The shift of Pena from Transportation to Energy had not, however. The decision was apparently made late Thursday night, after Clinton had decided on the rest of his choices without having put a Hispanic at the head of any Cabinet department.
"I think perhaps the first thing I will be doing is taking down the 'For Sale' sign that is in front of our home," Pena quipped.
The 49-year-old former mayor of Denver, who compiled an undistinguished record as transportation secretary, had been planning to return to Colorado.
Despite the Pena appointment, Clinton's failure to put more Hispanics in his Cabinet prompted complaints from the National Council of La Raza, whose president, Raul Yzaguirre, expressed outrage.
Yzaguirre noted that President George Bush, who received only 20 percent of the Hispanic vote, put two Hispanics in his Cabinet, while Clinton, who drew some 80 percent of the Hispanic vote, "has wasted an opportunity to make history."
A leading Republican on the Senate Energy and Natural Resources Committee, Pete V. Domenici of New Mexico, said in a statement that Pena "may have some trouble being confirmed because he has little or no apparent experience in major Energy Department missions."
In announcing the appointment of Herman as labor secretary, Clinton noted that she began her career as a social worker for Catholic Charities in Mississippi.
The president took the unusual step of praising two finalists who did not get the job: Rep. Esteban E. Torres of California and former Sen. Harris Wofford of Pennsylvania, who now directs the Corporation for National Service.
Because of Herman's ties to the late Commerce Secretary Ron Brown, her former boss at the Democratic National Committee, some administration officials are concerned that her confirmation hearings could become a forum for Republicans to criticize the administration's treatment of its big political contributors.
Herman, 49, had been supported by the Rev. Jesse L. Jackson, who lobbied for her appointment. But she was opposed behind the scenes by organized labor.
After her appointment, however, John J. Sweeney, head of the AFL-CIO, praised her as "a wonderful choice."
Cuomo, who had planned to return to New York, emerged as Clinton's choice after questions arose about another candidate, Seattle Mayor Norm Rice.
Among those on hand for the announcement were his wife, Kerry Kennedy-Cuomo, their two children and his mother-in-law, Ethel Kennedy, widow of Robert F. Kennedy.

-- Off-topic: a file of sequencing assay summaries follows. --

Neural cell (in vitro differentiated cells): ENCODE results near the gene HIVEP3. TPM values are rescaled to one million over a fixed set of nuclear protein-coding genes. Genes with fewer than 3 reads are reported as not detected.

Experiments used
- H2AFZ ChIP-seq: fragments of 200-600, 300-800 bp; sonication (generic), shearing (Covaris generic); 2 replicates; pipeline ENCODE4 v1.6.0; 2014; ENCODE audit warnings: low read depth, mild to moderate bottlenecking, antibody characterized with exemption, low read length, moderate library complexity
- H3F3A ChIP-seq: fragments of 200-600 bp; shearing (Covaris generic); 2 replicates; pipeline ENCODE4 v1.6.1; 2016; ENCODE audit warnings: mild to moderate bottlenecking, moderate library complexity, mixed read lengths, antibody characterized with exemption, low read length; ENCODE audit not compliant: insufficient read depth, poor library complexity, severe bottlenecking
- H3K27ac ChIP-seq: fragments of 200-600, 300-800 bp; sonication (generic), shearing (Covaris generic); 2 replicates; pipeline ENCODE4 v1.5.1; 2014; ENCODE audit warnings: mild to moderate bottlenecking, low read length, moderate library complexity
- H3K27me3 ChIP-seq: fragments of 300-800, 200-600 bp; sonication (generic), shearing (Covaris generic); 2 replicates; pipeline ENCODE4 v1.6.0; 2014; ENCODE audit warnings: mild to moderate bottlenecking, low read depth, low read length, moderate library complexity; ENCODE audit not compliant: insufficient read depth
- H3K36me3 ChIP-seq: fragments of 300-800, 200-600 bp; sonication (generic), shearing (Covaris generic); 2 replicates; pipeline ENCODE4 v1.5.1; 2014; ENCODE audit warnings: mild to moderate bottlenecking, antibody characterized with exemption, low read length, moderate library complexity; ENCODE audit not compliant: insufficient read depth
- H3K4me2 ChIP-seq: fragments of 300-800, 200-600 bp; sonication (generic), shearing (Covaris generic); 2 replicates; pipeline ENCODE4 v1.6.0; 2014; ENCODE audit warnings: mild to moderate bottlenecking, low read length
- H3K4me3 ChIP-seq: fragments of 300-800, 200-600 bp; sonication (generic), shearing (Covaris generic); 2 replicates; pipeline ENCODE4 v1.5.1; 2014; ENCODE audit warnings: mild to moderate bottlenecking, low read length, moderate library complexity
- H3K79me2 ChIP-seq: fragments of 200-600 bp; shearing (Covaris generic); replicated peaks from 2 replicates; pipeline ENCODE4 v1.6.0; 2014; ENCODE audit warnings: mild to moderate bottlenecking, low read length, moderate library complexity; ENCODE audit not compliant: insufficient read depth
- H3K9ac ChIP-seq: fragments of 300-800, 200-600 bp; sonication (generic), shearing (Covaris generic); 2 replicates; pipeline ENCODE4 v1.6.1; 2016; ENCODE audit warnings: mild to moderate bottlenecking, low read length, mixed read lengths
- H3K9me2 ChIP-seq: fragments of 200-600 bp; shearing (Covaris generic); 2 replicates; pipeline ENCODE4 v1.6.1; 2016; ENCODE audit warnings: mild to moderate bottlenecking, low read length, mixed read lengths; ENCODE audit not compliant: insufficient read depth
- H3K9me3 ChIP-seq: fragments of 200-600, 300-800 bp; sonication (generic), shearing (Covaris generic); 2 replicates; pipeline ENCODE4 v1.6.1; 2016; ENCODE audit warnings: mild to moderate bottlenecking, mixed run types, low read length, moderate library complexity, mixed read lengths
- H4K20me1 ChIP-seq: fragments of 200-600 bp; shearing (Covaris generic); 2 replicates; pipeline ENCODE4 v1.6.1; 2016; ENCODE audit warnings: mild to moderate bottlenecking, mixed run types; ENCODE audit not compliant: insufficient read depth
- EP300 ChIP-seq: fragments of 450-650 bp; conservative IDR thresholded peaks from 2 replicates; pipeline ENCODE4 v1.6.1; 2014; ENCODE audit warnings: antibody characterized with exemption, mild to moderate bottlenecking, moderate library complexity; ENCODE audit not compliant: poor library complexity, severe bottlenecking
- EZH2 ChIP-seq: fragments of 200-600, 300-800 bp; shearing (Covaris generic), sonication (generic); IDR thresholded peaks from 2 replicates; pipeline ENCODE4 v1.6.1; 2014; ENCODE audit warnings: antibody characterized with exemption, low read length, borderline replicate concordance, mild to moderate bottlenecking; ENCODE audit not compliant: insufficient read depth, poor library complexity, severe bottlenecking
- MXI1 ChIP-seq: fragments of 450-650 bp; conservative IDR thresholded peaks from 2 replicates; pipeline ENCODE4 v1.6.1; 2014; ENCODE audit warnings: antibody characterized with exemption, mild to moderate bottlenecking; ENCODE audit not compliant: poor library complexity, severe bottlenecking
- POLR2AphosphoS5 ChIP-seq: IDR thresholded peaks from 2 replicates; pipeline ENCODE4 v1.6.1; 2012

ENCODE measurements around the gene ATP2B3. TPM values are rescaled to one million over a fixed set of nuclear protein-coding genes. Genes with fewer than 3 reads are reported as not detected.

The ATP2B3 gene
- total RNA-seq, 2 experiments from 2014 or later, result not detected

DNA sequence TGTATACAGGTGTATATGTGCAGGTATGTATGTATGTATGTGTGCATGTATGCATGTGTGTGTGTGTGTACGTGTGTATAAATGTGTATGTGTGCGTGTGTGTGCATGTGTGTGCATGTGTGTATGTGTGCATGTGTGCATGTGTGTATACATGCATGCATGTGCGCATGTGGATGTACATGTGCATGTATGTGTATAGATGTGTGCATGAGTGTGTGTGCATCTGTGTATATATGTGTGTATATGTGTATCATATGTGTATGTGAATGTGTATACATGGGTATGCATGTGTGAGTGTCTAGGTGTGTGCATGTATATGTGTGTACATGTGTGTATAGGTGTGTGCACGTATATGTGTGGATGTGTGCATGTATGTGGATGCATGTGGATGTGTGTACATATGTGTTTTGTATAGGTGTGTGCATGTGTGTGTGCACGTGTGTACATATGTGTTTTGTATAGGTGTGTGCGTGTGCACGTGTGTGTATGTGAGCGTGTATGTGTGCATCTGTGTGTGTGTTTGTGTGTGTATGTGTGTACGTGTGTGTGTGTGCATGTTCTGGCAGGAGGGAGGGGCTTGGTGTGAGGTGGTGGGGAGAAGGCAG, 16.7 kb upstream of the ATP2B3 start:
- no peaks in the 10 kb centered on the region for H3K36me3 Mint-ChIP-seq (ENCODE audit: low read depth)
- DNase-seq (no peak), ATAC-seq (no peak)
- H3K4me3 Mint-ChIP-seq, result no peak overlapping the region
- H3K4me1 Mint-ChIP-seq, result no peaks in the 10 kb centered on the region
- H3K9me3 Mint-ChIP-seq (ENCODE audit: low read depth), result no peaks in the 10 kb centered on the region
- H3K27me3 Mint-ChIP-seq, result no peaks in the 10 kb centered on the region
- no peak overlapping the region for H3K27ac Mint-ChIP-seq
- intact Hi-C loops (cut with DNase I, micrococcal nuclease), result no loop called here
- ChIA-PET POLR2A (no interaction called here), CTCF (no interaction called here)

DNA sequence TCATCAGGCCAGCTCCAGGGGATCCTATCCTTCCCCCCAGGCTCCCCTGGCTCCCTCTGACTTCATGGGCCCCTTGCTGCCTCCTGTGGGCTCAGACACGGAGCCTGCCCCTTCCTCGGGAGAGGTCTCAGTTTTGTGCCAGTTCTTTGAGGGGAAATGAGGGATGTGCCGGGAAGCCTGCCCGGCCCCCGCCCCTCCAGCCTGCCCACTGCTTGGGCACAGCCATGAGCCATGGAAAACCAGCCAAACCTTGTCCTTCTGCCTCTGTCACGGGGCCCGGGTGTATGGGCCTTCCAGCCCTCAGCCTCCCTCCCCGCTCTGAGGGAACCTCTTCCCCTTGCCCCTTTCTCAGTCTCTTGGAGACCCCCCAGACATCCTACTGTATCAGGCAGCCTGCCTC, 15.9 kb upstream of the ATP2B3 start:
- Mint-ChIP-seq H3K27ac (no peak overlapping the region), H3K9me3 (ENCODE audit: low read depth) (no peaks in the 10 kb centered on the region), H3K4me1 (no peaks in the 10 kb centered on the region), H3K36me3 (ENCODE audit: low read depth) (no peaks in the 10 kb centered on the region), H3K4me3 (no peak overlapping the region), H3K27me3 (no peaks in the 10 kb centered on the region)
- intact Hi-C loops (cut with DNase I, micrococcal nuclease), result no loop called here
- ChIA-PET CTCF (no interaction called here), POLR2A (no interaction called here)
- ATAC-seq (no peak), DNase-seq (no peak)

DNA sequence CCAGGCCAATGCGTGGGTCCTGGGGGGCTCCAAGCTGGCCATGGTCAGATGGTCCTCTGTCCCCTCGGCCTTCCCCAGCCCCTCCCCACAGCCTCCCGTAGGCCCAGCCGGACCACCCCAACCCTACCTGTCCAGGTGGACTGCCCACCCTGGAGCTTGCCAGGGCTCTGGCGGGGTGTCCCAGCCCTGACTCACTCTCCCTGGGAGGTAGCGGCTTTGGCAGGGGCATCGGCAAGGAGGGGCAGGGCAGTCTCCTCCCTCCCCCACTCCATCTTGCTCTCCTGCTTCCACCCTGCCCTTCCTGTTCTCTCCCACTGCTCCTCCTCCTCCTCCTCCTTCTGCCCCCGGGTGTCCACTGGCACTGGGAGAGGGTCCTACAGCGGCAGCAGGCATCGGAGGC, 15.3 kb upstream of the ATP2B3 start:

The selection of Cuomo is a reflection of the second-term influence of Vice President Gore, whose preparations for his campaign debate performance last fall were overseen by Cuomo.
Cuomo replaces Henry G. Cisneros, who remains under investigation by a special counsel that is looking into statements Cisneros made to the FBI concerning payments he made to his former mistress.
Baltimore Mayor Kurt L. Schmoke, once said to be under consideration for the HUD job, praised the nomination of Cuomo.
"He knows our needs very well and will be a good partner for us," said Schmoke, who met with Cuomo this week.
"Cuomo has come to Baltimore a number of times. He has been particularly helpful to us for implementing the empowerment zone and on a number of projects dealing with the homeless."
But Sen. Lauch Faircloth, a North Carolina Republican, said: "The last thing HUD needs is a big-city liberal at its helm. I will closely scrutinize his nomination."
Secretary of state: Madeleine K. Albright, the U.N. ambassador, to replace Warren Christopher.
Defense secretary: William S. Cohen, Republican senator from
Maine, to replace William J. Perry.
Commerce secretary: Bill Daley, Chicago lawyer, to replace Mickey Kantor.
Energy secretary: outgoing Transportation Secretary Federico F. Pena, to replace Hazel R. O'Leary.
Transportation secretary: Rodney Slater, to replace Pena.
Housing secretary: Andrew Cuomo, to replace Henry G. Cisneros.
Labor secretary: Alexis Herman, to replace Robert B. Reich.
Attorney general: Janet Reno.
Treasury secretary: Robert E. Rubin.
Education secretary: Richard W. Riley.
Health and human services secretary: Donna E. Shalala.
Interior secretary: Bruce Babbitt.
Agriculture secretary: Dan Glickman.
Secretary of veterans affairs: Jesse Brown.
Pub Date: 12/21/96